June marks the start of Pride Month, which is an excellent time to begin (or continue!) talking with students about the LGBTQ+ community and the fight to achieve equity and justice.
In addition to celebrating the LGBTQ+ community, Pride Month also commemorates the 1969 Stonewall Uprising in Manhattan, which was a tipping point for the Gay Liberation Movement.
Here are some relevant resources and lesson plans that can be easily incorporated into end-of-year instruction to teach students about the significance of these topics.
ADL.org includes a number of LGBTQ+ Pride Month lesson plans for students ranging from elementary to high school, covering topics such as:
- Marriage equality
- The Stonewall Uprising
- Hate Crimes Prevention Act
- Transgender rights
- How to be an ally
At WeTeachNYC, educators can access a collection of Pride Month lessons on gender and identity along with articles, videos, and FAQs designed to help foster learning environments in which all students feel safe and respected.
Welcoming Schools offers a number of downloadable lesson plans for grades K-8 to help foster equity and acceptance in the classroom, such as Love Makes a Family for grades K-5 and A Look at LQBTQ History and Prominent LQBTQ People for grades 3-6.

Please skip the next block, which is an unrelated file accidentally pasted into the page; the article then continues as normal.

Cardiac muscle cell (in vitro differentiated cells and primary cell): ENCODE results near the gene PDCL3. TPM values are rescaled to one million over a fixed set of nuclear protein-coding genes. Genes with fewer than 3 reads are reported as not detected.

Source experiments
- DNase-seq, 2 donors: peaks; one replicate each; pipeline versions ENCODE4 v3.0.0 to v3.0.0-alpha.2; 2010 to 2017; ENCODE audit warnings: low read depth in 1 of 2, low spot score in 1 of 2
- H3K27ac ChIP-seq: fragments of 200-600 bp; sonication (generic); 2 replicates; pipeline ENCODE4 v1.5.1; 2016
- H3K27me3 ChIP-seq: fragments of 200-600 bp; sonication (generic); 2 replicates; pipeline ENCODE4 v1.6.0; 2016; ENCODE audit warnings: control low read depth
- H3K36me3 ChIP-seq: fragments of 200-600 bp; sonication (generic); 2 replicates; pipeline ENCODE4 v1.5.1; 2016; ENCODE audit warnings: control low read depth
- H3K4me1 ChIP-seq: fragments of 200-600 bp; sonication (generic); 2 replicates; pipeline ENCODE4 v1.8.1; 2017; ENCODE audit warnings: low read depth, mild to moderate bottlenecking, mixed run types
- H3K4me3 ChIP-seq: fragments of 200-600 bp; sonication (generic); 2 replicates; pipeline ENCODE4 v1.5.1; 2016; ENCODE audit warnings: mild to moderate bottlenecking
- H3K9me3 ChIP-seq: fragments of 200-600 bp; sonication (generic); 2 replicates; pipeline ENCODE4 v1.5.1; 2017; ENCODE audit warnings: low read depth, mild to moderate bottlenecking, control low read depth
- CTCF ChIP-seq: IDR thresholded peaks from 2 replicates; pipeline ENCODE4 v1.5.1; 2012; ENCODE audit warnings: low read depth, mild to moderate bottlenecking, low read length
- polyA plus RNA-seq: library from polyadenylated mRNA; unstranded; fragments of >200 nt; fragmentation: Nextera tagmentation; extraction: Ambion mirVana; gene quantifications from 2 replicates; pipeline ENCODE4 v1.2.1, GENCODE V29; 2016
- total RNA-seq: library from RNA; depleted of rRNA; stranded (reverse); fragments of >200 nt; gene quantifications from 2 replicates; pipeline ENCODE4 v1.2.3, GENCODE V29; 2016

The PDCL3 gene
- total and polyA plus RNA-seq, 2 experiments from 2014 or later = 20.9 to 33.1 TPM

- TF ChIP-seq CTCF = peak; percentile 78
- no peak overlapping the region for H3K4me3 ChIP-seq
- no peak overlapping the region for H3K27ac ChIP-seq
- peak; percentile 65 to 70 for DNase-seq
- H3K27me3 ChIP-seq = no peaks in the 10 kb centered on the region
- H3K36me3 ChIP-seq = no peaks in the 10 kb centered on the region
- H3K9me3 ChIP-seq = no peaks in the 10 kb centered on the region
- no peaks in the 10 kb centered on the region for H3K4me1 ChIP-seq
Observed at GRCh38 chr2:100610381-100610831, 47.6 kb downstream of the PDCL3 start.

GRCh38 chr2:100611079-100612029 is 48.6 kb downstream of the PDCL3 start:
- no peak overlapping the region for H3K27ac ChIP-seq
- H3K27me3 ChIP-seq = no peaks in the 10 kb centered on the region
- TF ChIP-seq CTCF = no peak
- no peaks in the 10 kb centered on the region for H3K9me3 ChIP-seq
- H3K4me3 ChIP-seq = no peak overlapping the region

- ‘Twas the Night Before Pride — Joanna McClintick
- Julian is a Mermaid — Jessica Love
- Ho’onani: Hula Warrior — Heather Gale
- Spin with Me — Ami Polonsky
- Thanks a Lot, Universe — Chad Lucas
- Milo and Marcos at the End of the World — Kevin Christopher Snipes
- Last Night at the Telegraph Club — Malinda Lo
- How it All Blew Up — Arvin Ahmadi
- The Music of What Happens — Bill Konisberg
If you’re looking for even more resources, Educators for Social Change links out to a number of lesson plans, articles, and additional resources to teach about Pride Month and the LGBTQIA+ community. School Library Journal additionally suggests a number of books with LGBTQIA+ characters or themes that are great to read with students this month or anytime throughout the year.
*Swing recommends that substitute teachers get all outside teaching resources approved by the school prior to sharing with students.
As always, it’s important to not isolate this curriculum to the summer months. All students deserve to be represented in lesson plans, just as all students can benefit from a well-rounded education. Take this month as an opportunity to resent and incorporate fresh perspectives into the classroom.